It's a pretty amusing game, but nothing special. I have to say that there are multiplayer modes that I wasn't able to play: one online, and one offline. The offline multiplayer mode apparently has the players' grids shown on the VMU screen in their respective controllers for the sake of privacy, like your hand of cards in Sonic Shuffle. It's a shame it's fallen into the Mariana Trench of forgotten games, as a nice convenient PC version to play for 10 minutes while wating for something else would be really nice.

If you like the sound of it, I recommend Tsuushin Taisen Logic Battle Daisessen. The thing to remember though, is that it's one of those Windows CE Dreamcast games, and as far as I know, the only emulator that runs them is Demul, which can be a bit weird and temperamental.

Wednesday, 11 October 2017

Penguin-kun Wars 2 (MSX)

There's a chance you might have played the first Penguin-kun Wars game, which was ported to the NES and Game Boy and released in the west as King of the Zoo, but in case you haven't, it was about a fictional sport played by cute animals.

The sport itself (which doesn't have a name, as far as I can tell) is a kind of combination of bowling and dodgeball: the participants stand at either end of a flat plain, each starting with five balls. The aim is to roll the balls over to your opponent's side, with the winner being either the first to get all ten balls on their opponent's side, or the one with the least balls on their side when time runs out. Furthermore, if you hit your opponent with a ball, they're stunned for a few seconds (or vice versa, obviously).

In the first game, this was all there was to it. It had a sports tournament setting, and you simple faced off against increasingly skilled opponents as you advanced. The second game, however, has a (very simple) plot: you go to  the house of your friend to play, only to see them getting kidnapped! So you go off to rescue them. An additional cute touch is that you can pick a male or female penguin to play as, and the one you don't pick is who gets kidnapped. As you're not participating in a sports tournament this time, your opponents don't play fair. There are multiple areas (Mammal World, Insect World, Reptile World, etc.), each with a few opponents to beat. Most of your opponents have some kind of special ability that they have no qualms about abusing, such as the shark, who can't be stunned, instead turning red and ramping up the aggression if you hit him, or the ants, who's special ability is that there are two of them, so if you stun one, the other can still move. The exception is Mammal World, where the locals just seem to be mediocre players that you won't have too much trouble beating.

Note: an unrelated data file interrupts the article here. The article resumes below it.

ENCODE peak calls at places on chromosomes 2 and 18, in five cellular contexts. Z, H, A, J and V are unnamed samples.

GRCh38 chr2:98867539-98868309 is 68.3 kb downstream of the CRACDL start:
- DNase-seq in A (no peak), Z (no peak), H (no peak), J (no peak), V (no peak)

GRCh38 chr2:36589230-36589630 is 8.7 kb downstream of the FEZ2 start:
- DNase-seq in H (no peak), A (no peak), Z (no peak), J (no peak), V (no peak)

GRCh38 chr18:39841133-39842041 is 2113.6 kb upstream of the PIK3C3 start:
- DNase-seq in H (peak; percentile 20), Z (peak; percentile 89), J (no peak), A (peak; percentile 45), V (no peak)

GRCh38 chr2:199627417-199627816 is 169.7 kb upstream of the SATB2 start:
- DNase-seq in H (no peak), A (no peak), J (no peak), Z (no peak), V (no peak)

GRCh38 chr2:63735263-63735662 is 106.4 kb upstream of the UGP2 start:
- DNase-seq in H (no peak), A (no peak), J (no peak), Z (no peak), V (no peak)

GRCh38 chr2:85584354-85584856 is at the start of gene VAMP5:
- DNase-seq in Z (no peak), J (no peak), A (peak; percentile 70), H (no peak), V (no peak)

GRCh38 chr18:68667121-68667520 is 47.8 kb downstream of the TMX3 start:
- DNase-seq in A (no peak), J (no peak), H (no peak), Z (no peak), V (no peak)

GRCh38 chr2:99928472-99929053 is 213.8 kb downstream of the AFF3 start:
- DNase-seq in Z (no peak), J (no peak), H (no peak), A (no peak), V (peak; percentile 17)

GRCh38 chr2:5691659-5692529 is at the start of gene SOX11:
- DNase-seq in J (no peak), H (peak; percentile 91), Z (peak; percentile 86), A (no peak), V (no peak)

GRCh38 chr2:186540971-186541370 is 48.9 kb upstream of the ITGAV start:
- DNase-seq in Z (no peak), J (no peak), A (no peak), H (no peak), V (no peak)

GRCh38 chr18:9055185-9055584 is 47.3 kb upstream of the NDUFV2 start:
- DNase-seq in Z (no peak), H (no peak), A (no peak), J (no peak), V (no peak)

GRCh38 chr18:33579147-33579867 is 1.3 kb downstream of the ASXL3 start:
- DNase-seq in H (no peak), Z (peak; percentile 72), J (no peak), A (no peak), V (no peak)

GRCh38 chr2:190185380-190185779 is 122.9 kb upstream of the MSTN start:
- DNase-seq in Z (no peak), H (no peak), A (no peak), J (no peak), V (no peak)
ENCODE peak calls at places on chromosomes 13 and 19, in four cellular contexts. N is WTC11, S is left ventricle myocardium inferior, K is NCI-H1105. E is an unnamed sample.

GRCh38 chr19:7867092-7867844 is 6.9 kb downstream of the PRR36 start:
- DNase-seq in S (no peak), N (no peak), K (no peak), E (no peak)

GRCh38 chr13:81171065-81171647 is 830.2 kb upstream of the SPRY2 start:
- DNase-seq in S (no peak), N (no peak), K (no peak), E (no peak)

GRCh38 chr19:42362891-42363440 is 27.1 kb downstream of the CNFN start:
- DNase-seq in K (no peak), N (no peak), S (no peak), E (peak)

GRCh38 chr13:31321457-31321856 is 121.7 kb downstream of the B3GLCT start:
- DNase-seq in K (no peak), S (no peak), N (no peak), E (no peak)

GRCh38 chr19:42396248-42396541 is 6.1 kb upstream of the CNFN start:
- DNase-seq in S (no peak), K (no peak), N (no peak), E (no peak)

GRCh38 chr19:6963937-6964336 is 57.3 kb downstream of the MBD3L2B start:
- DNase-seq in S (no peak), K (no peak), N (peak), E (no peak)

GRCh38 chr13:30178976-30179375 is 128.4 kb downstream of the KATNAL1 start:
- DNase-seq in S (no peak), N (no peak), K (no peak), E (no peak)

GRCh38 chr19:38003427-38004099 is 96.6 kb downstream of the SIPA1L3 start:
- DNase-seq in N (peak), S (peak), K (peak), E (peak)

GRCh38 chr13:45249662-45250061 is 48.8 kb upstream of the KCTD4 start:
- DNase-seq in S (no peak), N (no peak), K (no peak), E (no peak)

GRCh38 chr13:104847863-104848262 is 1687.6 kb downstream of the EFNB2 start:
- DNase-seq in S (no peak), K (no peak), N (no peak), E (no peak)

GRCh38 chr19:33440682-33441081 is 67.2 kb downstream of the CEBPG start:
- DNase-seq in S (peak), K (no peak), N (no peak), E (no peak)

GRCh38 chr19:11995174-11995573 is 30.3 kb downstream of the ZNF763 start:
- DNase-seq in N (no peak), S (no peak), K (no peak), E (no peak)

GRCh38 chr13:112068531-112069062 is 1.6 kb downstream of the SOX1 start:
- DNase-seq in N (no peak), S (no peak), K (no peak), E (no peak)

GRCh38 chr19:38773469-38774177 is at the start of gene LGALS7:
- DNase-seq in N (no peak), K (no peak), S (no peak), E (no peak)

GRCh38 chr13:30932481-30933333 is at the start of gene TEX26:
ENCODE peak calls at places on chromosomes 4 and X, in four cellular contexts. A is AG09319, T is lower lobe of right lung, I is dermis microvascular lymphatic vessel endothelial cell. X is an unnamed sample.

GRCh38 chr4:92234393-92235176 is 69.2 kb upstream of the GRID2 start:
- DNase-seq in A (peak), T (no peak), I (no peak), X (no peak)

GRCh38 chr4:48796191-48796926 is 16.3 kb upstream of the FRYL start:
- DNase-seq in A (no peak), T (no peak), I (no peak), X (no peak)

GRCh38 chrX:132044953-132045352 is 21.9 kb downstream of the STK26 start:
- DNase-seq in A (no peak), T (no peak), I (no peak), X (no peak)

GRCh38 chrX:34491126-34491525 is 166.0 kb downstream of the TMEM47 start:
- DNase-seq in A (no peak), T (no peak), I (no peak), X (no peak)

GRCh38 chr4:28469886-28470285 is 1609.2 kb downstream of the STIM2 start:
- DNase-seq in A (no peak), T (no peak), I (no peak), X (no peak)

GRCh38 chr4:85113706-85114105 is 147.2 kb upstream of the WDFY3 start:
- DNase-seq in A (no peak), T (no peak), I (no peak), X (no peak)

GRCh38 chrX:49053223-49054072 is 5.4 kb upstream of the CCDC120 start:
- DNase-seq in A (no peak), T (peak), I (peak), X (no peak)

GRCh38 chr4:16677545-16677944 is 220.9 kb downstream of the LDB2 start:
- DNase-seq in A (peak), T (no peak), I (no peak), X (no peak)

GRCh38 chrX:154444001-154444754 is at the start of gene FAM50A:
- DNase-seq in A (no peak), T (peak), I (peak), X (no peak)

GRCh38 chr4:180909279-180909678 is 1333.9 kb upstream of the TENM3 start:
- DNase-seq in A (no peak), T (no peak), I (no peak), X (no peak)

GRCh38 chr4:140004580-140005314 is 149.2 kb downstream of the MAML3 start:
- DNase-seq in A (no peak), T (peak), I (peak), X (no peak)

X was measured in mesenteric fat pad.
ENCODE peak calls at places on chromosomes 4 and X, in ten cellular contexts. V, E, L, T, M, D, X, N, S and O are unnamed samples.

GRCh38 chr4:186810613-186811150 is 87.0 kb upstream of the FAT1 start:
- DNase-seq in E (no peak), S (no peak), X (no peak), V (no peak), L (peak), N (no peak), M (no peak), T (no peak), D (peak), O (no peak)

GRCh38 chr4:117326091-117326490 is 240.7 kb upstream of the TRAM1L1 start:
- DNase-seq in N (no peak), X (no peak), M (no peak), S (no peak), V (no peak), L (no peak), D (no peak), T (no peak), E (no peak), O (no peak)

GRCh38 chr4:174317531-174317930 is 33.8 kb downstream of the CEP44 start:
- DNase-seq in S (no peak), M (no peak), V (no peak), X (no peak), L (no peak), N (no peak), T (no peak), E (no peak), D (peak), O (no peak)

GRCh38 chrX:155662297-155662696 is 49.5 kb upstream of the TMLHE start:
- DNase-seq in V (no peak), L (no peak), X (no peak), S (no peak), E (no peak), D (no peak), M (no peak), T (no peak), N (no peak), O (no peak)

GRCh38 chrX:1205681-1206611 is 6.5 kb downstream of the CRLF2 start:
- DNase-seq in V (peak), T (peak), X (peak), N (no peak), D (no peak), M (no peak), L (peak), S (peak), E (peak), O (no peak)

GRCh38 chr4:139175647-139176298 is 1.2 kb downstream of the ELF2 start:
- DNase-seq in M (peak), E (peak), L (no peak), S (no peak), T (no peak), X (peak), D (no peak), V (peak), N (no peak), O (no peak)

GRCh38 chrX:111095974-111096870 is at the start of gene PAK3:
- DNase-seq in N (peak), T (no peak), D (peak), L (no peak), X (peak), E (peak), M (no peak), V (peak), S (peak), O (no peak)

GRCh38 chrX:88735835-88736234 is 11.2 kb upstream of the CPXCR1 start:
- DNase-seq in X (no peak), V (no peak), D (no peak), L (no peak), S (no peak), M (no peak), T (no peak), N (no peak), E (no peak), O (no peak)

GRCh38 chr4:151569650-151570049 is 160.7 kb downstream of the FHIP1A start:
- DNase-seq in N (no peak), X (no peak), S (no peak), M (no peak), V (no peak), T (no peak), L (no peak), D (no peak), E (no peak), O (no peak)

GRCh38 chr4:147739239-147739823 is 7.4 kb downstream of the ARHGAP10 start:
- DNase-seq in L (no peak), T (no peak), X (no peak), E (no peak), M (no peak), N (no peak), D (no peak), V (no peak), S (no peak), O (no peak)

After you've beaten three opponents in an area, you fight that area's boss, who has even more unfair abilities. For example, the boss of Insect World is a centipede, who takes up his entire side of the field, can throw every ball he has at once and takes multiple hits before getting stunned. There's no versus mode, and I think that's probably for the best: though it's a kind of sports game at its core, Penguin-kun Wars 2 is structured more like a single player action game, with stages and boss fights and so on, and as such is balanced heavily against the player.